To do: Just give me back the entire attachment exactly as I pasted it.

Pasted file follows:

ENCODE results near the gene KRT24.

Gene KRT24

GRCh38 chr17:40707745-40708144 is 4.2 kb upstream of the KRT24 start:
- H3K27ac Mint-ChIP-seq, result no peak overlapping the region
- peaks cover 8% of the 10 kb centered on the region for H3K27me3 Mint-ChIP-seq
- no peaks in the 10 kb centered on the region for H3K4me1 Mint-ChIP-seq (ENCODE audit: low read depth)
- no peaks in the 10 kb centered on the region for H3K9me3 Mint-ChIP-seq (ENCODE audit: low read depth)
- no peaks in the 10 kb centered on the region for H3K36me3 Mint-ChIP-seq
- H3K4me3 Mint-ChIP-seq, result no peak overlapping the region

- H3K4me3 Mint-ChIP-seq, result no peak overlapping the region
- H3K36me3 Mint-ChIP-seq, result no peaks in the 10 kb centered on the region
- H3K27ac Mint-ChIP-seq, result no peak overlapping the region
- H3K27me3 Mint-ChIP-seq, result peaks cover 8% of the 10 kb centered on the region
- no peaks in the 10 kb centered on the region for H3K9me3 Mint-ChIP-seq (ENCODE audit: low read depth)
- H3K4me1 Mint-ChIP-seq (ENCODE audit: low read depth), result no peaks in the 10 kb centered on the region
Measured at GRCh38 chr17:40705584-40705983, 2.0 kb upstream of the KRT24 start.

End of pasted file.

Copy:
ENCODE results near the gene KRT24.

Gene KRT24

GRCh38 chr17:40707745-40708144 is 4.2 kb upstream of the KRT24 start:
- H3K27ac Mint-ChIP-seq, result no peak overlapping the region
- peaks cover 8% of the 10 kb centered on the region for H3K27me3 Mint-ChIP-seq
- no peaks in the 10 kb centered on the region for H3K4me1 Mint-ChIP-seq (ENCODE audit: low read depth)
- no peaks in the 10 kb centered on the region for H3K9me3 Mint-ChIP-seq (ENCODE audit: low read depth)
- no peaks in the 10 kb centered on the region for H3K36me3 Mint-ChIP-seq
- H3K4me3 Mint-ChIP-seq, result no peak overlapping the region

- H3K4me3 Mint-ChIP-seq, result no peak overlapping the region
- H3K36me3 Mint-ChIP-seq, result no peaks in the 10 kb centered on the region
- H3K27ac Mint-ChIP-seq, result no peak overlapping the region
- H3K27me3 Mint-ChIP-seq, result peaks cover 8% of the 10 kb centered on the region
- no peaks in the 10 kb centered on the region for H3K9me3 Mint-ChIP-seq (ENCODE audit: low read depth)
- H3K4me1 Mint-ChIP-seq (ENCODE audit: low read depth), result no peaks in the 10 kb centered on the region
Measured at GRCh38 chr17:40705584-40705983, 2.0 kb upstream of the KRT24 start.